Alaska Voices: Making Alaska’s economy stronger

The Department of Labor and Workforce Development plays a critical role in Alaska’s economy.

  • By Dr. Tamika L. Ledbetter
  • Monday, September 2, 2019 9:52pm
  • Opinion

The Bureau of Economic Analysis in part defines gross domestic product (GDP) as “a comprehensive measure of the economies of each state. GDP estimates the value of the goods and services produced in a state including breakdowns of industry contributions to each state economy.” The U.S. Department of Commerce reports Alaska’s 1st quarter GDP at 3.9%, which is the 6th fastest amongst states across the nation. The determining factors for a strong state economy requires consideration of several indicators. A factor that is often overlooked is how the Alaska Department of Labor and Workforce Development contributes to our strong economy. I believe that the value of Alaska’s goods and services rests upon a quality workforce.

When analyzing the state’s economic growth, it is important to understand how the Alaska Department of Labor and Workforce Development (DOLWD) plays a critical role in Alaska’s economy. The department’s mission, recent reform efforts, deregulation, and alignment with Governor Michael J. Dunleavy’s, “open for business” formula indeed contribute to economic growth and an increasingly positive economic outlook.

The department’s primary mission is to provide safe and legal working conditions, and to advance opportunities for employment. To achieve our mission, state training and employment program grants are awarded for the purpose of strengthening the local workforce in preparation for good paying jobs in high-growth, high demand industries. As the state’s lead workforce development agency, programs and services are coordinated and rendered in a manner that demonstrates a commitment to meeting the needs of businesses and employers looking for qualified workers.

The department’s comprehensive approach to training and development includes the Workforce Investment Opportunity Act (WIOA). Job training funds and support services are directed to targeted populations to ensure skills-building opportunities for job seekers who are low income, youth ages 14-24, veterans, dislocated workers, reentrants, people living with disabilities, adult basic education deficient, and Native Alaskan/Native Americans.

The strength of the DOLWD is its comprehensive and unified approach when providing seamless services to both employers and job seekers. Every Alaska resident who desires employment, can confidently reach out to the department for assistance focused on career pathways and industry related partnerships, plus job search assistance that leads to viable employment opportunities.

Our future is bright. Through the alignment of services, policy reform and core REACH values (respect, excellence, accountability, competent, honesty) the department has created efficiencies, increased outcomes and redefined how we do business, enhancing our ability to support Alaska’s economy and proudly declare “We are Alaska Strong!”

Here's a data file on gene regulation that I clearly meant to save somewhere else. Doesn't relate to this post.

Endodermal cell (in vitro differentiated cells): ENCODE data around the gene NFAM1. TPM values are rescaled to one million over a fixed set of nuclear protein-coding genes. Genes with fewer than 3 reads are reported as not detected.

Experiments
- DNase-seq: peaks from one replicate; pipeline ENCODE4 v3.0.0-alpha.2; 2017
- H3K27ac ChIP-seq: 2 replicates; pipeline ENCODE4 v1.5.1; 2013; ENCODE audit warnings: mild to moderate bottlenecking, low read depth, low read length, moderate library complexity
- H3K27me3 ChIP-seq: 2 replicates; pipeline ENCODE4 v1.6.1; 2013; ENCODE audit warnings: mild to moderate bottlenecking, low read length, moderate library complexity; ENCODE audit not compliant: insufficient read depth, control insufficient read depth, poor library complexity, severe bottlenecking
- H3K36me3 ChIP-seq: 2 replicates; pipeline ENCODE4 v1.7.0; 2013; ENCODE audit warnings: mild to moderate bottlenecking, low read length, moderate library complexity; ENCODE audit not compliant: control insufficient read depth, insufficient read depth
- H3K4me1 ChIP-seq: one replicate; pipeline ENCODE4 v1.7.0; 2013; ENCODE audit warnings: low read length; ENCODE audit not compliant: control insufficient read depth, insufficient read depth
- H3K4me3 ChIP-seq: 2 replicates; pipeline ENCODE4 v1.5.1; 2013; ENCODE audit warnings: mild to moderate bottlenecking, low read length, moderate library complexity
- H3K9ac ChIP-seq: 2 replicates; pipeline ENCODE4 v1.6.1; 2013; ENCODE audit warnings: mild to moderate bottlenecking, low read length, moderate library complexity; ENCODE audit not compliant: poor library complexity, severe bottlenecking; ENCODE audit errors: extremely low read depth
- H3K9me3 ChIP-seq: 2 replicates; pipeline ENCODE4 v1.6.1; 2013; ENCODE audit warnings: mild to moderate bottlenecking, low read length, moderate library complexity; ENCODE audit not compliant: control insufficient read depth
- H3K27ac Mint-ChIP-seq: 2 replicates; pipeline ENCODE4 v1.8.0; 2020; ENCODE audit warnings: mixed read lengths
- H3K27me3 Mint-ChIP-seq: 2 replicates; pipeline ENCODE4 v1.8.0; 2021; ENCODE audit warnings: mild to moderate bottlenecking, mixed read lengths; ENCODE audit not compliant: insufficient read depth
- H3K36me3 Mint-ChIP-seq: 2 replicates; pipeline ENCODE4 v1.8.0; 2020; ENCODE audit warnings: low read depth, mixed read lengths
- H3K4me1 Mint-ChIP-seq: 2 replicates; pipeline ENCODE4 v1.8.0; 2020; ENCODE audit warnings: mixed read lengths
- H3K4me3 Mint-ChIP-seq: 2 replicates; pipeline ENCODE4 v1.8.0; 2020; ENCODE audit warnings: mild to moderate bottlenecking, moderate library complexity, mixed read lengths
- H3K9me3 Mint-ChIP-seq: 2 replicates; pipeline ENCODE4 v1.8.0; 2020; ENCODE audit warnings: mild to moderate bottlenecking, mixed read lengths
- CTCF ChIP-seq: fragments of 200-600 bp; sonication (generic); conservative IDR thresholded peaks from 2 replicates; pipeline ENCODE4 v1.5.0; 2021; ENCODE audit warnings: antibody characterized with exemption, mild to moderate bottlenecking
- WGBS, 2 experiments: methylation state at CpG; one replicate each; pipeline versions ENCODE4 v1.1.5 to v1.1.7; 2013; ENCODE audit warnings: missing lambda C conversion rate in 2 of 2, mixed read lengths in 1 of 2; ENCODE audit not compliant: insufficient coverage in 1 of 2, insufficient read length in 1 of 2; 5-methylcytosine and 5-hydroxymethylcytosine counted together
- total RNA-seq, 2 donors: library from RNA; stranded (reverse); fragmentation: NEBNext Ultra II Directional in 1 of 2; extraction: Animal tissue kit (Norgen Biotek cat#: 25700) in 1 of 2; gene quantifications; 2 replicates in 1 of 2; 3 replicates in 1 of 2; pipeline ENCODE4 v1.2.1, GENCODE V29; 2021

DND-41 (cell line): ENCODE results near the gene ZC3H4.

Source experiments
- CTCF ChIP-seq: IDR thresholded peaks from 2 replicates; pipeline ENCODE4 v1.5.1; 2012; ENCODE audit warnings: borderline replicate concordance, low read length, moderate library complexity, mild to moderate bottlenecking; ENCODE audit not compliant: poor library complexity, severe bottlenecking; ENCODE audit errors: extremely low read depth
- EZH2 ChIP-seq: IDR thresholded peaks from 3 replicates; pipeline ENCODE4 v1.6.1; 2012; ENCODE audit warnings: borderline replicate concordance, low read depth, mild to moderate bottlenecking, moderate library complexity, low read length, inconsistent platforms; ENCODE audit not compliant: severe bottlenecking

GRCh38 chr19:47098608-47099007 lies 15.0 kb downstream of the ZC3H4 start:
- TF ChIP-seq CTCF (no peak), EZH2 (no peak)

Dr. Tamika L. Ledbetter is the commissioner of the Alaska Department of Labor and Workforce Development.

Dr. Tamika L. Ledbetter is the commissioner of the Alaska Department of Labor and Workforce Development.

More in Opinion

The Alaska Capitol on Monday, Jan. 16, 2023, in Juneau, Alaska. (AP Photo/Becky Bohrer)
Alaska Voices: Legislature deserves credit

A special session shouldn’t have been necessary, but at least it was only one day instead of 30 days.

Alaska State Troopers logo.
Alaska Voices: Please be safe, courteous, and legal as you fish in Alaska this summer

As you head out to hit the water this year, here are a few tips to help you have a safe and citation free season

An observer makes an entry in the Fish Map App on Prince of Wales Island. (Photo by Lee House/courtesy Salmon State)
Alaska Voices: Document Alaska rivers with new fish map app

The app provides a way for everyday Alaskans to document rivers home to wild salmon, whitefish, eulachon and other ocean-going fish — and earn money doing it

(Peter Segall / Juneau Empire File)
Opinion: Sustainability report is a greenwashing effort

Report leaves out “the not-so-pretty.”

Pictured is an adult Chinook salmon swimming in Ship Creek, Anchorage. (Photo: U.S. Fish and Wildlife Service)
Voices of the Peninsula: Proactive measures key to king salmon recovery

I have been sport fishing king salmon along the eastern shores of Cook Inlet and in the Kenai River since 1977

U.S. Sen. Lisa Murkowski (Mark Sabbatini / Juneau Empire)
Honoring the fallen on Memorial Day

As we honor the men and women who fell in service to our nation, we must keep their memories alive through their stories

Shana Loshbaugh (Courtesy photo)
History conference seeking input from peninsula people

The Alaska Historical Society will hold its annual conference on the central peninsula this fall

Coach Dan Gensel (left) prepares to get his ear pierced to celebrate Soldotna High School’s first team-sport state championship on Friday, Febr. 12, 1993 in Soldotna, Alaska. Gensel, who led the Soldotna High School girls basketball team to victory, had promised his team earlier in the season that he would get his ear pierced if they won the state title. (Rusty Swan/Peninsula Clarion)
Remembering my friend, Dan Gensel

It’s a friendship that’s both fixed in time and eternal

(Clarise Larson / Juneau Empire File)
Opinion: The false gods in America’s gun culture

HB 61 is a solution in search of a problem.

Most Read